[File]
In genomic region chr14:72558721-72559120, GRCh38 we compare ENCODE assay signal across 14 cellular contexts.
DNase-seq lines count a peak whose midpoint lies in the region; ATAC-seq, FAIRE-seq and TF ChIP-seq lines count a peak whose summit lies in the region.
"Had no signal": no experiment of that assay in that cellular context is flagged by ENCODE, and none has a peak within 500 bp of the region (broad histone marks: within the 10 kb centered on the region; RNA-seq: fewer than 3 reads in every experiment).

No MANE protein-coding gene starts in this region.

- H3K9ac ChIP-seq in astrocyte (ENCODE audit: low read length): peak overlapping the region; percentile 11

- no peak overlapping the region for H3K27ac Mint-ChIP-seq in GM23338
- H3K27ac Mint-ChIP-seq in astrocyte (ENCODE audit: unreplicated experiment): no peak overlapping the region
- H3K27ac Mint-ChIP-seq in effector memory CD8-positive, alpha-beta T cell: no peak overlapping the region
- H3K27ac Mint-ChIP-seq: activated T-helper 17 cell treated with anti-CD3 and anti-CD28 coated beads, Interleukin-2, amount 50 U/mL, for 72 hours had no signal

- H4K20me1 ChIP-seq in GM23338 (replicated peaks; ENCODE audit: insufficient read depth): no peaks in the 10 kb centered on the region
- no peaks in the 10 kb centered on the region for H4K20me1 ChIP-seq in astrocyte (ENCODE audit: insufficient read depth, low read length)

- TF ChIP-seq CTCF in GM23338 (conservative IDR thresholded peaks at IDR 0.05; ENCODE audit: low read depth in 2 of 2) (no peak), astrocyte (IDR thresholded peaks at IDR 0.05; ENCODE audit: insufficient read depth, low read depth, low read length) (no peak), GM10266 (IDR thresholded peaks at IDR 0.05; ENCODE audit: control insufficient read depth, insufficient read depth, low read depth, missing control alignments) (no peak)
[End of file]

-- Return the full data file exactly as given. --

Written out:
In genomic region chr14:72558721-72559120, GRCh38 we compare ENCODE assay signal across 14 cellular contexts.
DNase-seq lines count a peak whose midpoint lies in the region; ATAC-seq, FAIRE-seq and TF ChIP-seq lines count a peak whose summit lies in the region.
"Had no signal": no experiment of that assay in that cellular context is flagged by ENCODE, and none has a peak within 500 bp of the region (broad histone marks: within the 10 kb centered on the region; RNA-seq: fewer than 3 reads in every experiment).

No MANE protein-coding gene starts in this region.

- H3K9ac ChIP-seq in astrocyte (ENCODE audit: low read length): peak overlapping the region; percentile 11

- no peak overlapping the region for H3K27ac Mint-ChIP-seq in GM23338
- H3K27ac Mint-ChIP-seq in astrocyte (ENCODE audit: unreplicated experiment): no peak overlapping the region
- H3K27ac Mint-ChIP-seq in effector memory CD8-positive, alpha-beta T cell: no peak overlapping the region
- H3K27ac Mint-ChIP-seq: activated T-helper 17 cell treated with anti-CD3 and anti-CD28 coated beads, Interleukin-2, amount 50 U/mL, for 72 hours had no signal

- H4K20me1 ChIP-seq in GM23338 (replicated peaks; ENCODE audit: insufficient read depth): no peaks in the 10 kb centered on the region
- no peaks in the 10 kb centered on the region for H4K20me1 ChIP-seq in astrocyte (ENCODE audit: insufficient read depth, low read length)

- TF ChIP-seq CTCF in GM23338 (conservative IDR thresholded peaks at IDR 0.05; ENCODE audit: low read depth in 2 of 2) (no peak), astrocyte (IDR thresholded peaks at IDR 0.05; ENCODE audit: insufficient read depth, low read depth, low read length) (no peak), GM10266 (IDR thresholded peaks at IDR 0.05; ENCODE audit: control insufficient read depth, insufficient read depth, low read depth, missing control alignments) (no peak)